Belfast is known as an industrial city. A city made famous by its linen mills and ships. A landscape that is associated with metal and water. Towering above this powerhouse of manufacturing is a very different visual – the Belfast hills. Black Mountain and Divis Mountain have offered solace for those in the city. The Black Mountain walk and Divis Mountain walk provide picturesque, scenic views over the ‘Big Smoke’ of Belfast. Wonderful walks over a busy cityscape, grab an Ordnance Survey of Northern Ireland (OSNI) map and explore the rolling hills. 

The Dark of Belfast: Black Mountain

The smaller of the two hills, Black Mountain is still an impressive height. Reaching 1,275 feet, Black Mountain is resplendent over West Belfast. Composed of basalt and limestone, its makeup is similar to the northern Belfast hill of Cavehill. The two highlights of Black Mountain are known as Hatchet Field and Wolfe Hill. Hatchet Hill, as nicknamed by locals, resembles the outline of a historical hatchet. Hatchet Field is a major part of the trail known as ‘Mountain Loney’. This path is adjacent to Dermot Hill ( a housing estate in West Belfast) and is where the majority of locals and tourists begin their ascent. Wolfe Hill is located on top of Black Mountain. An old police barracks, it was used as the Black Mountain transmitting station in a broadcasting capacity. 

Black Mountain is resonant in Belfast’s history. The mountainscape is covered in old trails, homesteads, and farms. With views as far as Donegal and Scotland, it is possible to overlook the Mournes and Strangford Lough as well. Due to its rich rock content, the Belfast hills have been subject to severe quarrying, mostly for the basalt to create road stones. Lobbying is ongoing for the preservation of Black Mountain, and the rest of the Belfast Hills, in the hopes that people can continue enjoying the incredible scenery. As one of the most stunning places to walk in Belfast, the Black Mountain walk is an important part of a Belfast visit. 

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A view of Black Mountain from Cavehill (Source: Flickr – Bill Polley)

Not Quite Everest: Divis Mountain 

The highest of the Belfast hills. Divis towers over the north-west section of the city. It stands 1,568ft above Belfast and the hill goes as far as the Antrim plateau, similarly filled with basalt, lias clay, and limestone. Divis takes its name from the Irish ‘Dubhais’ meaning ‘black back’ referring to the black basalt that makes up its bedrock. While being a popular walk for locals until the fifties, the Ministry of Defence utilised it as a training space for the army from 1953 to 2005. It was inaccessible to the locals of the area due to it being used as a shooting range for live rounds. It is now under the control of the National Trust who have made it a popular walking route again. There has been speculation as to when the British Army stopped using the space as a training area, as it was a particularly useful vantage point of Belfast during the Troubles.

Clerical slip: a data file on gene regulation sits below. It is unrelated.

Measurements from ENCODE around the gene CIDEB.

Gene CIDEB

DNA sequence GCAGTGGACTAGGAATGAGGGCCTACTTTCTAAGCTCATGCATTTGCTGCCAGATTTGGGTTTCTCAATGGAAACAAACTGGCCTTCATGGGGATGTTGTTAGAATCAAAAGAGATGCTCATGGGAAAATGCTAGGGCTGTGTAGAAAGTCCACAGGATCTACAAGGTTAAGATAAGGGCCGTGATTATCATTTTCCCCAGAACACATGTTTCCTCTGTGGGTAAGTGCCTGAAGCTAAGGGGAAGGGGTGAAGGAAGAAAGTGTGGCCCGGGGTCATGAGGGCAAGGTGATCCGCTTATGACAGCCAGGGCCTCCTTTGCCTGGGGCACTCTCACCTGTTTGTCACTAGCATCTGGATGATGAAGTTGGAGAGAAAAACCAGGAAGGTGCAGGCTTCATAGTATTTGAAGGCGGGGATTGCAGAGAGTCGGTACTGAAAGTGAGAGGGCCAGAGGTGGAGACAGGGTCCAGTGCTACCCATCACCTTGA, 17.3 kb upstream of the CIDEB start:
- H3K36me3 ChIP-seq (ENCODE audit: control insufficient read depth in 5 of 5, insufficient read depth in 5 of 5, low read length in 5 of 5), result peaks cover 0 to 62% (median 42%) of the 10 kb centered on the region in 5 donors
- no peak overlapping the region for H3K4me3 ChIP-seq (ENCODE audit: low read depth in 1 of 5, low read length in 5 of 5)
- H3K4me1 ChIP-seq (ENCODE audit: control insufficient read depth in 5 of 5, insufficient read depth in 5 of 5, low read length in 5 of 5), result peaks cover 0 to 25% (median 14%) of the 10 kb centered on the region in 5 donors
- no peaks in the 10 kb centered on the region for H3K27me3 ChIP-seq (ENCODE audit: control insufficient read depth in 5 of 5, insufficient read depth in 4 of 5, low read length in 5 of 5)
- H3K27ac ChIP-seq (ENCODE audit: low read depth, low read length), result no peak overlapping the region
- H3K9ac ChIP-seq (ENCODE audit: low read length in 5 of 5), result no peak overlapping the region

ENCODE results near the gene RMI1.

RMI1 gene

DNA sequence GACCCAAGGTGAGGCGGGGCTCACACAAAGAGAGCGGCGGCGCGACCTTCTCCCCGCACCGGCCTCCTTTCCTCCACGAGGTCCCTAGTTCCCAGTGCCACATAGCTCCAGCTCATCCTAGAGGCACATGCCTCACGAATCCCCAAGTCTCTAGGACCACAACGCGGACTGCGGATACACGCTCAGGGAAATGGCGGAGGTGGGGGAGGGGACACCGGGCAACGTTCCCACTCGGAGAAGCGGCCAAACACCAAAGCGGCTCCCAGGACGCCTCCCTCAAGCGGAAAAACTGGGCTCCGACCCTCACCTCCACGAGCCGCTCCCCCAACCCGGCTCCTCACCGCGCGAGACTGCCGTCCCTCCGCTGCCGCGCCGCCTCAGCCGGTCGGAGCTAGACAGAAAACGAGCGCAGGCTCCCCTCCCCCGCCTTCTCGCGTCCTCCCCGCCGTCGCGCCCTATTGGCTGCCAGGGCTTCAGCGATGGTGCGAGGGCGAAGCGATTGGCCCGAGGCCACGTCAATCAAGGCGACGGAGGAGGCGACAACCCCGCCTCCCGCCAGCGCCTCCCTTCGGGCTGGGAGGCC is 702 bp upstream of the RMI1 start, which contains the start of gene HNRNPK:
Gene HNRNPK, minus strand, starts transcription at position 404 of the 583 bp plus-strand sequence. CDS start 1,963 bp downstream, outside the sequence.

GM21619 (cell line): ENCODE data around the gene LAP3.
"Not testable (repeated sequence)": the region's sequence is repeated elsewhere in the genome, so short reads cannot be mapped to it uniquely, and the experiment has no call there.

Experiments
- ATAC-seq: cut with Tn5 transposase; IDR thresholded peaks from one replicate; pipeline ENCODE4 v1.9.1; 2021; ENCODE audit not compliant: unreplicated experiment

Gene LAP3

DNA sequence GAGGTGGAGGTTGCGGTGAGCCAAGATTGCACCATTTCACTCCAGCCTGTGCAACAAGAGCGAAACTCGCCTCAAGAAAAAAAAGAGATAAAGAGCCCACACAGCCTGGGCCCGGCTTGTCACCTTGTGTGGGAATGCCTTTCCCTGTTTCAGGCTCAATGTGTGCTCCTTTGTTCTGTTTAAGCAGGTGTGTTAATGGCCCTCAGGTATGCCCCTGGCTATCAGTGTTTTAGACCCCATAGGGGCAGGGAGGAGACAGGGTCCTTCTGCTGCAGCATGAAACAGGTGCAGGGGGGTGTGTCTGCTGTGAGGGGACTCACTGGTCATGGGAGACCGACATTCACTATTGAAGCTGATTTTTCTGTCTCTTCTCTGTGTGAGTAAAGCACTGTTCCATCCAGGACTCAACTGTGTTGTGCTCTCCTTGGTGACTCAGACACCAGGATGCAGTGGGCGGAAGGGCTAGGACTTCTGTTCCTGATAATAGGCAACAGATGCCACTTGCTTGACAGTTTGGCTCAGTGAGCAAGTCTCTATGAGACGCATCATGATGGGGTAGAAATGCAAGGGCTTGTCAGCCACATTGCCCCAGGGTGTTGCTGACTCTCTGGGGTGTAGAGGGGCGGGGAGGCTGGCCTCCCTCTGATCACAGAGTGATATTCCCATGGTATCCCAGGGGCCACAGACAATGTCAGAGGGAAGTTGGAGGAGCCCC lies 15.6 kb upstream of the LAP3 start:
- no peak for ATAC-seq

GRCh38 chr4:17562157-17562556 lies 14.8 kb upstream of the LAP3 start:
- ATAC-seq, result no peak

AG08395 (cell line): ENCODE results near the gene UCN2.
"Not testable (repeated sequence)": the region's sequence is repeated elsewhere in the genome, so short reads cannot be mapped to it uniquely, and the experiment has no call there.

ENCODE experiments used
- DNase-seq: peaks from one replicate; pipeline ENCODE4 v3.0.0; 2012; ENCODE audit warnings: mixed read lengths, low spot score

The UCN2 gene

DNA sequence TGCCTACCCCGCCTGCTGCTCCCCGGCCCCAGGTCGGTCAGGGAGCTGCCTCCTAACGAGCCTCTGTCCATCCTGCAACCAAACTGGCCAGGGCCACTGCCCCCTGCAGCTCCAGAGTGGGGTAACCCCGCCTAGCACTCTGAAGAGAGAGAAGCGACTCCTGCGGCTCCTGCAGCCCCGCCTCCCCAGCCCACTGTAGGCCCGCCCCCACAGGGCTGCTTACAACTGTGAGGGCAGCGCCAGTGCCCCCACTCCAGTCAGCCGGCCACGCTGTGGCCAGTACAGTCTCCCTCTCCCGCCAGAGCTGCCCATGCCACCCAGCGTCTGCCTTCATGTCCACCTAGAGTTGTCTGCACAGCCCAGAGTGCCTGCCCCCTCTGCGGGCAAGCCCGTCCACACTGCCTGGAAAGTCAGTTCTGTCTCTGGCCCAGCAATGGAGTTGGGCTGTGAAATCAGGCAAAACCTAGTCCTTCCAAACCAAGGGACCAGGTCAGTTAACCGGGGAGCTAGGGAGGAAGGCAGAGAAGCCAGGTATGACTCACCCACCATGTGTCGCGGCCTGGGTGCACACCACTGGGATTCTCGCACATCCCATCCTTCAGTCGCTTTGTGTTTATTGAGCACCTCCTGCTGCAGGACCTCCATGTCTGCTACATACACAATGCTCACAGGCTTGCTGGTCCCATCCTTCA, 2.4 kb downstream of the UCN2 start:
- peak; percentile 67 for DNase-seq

While not serving a military function anymore, Divis Mountain plays an integral role in telecommunications in Northern Ireland via the Divis transmitting station. This is also the main transmitting tower for the BBC in Northern Ireland. The Divis Mountain walk has also had a touch of Hollywood in it, due to several scenes from Dracula Untold being filmed there by Universal Pictures. Another place to walk in Belfast that has a film connection. Follow an OSNI map, to follow the exact places that were used in Dracula Untold. 

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A trail in the Divis Mountain Walk (Source: Flickr – Gary Reeves)

 

Adventure Trails: The Walks of Belfast

Now that the National Trust has taken over Divis Mountain, a loop walk has been specifically designed to enjoy the incredible views of the city and further afield. With OSNI maps updated to include these trails, there has never been a better time to go on a walk.  The National Trust Director-General, Hilary McGrady, describes her favourite running trail as the Divis Mountain walk. She believes following the trail from the Barn towards the Divis masts and along the boardwalk, until you get to the gravel path is the best route to take, as it leads you to the summit of Black Mountain past the Bobby Stone. McGrady remains convinced that this is the best view of Belfast. The route takes you along the Black Mountain walk as well, right along the ridge of Black Hill and by the Colin river. The multiple trails are designed to be accessible for all abilities and breathe a new perspective into the city.

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A cycling competition on Divis Mountain (Source: Flickr – Derek Clegg)

 

Black and Divis Mountain: More than Hills

Growing ever-popular with tourists and locals alike, the Black Mountain and Divis Mountain walks have become an important part of Belfast’s sights. With breathtaking views of the whole country, it’s not just the walking trails that have made this an exciting area to explore. Belfast cycle routes have been mapped over the mountain, as well as mountain biking routes for those who enjoy the challenge of the ridge summit. It’s easy to see why the area has become one of the top places to walk in Belfast. For a more challenging hike, collect an OSNI map and embark on a different type of adventure in the city.

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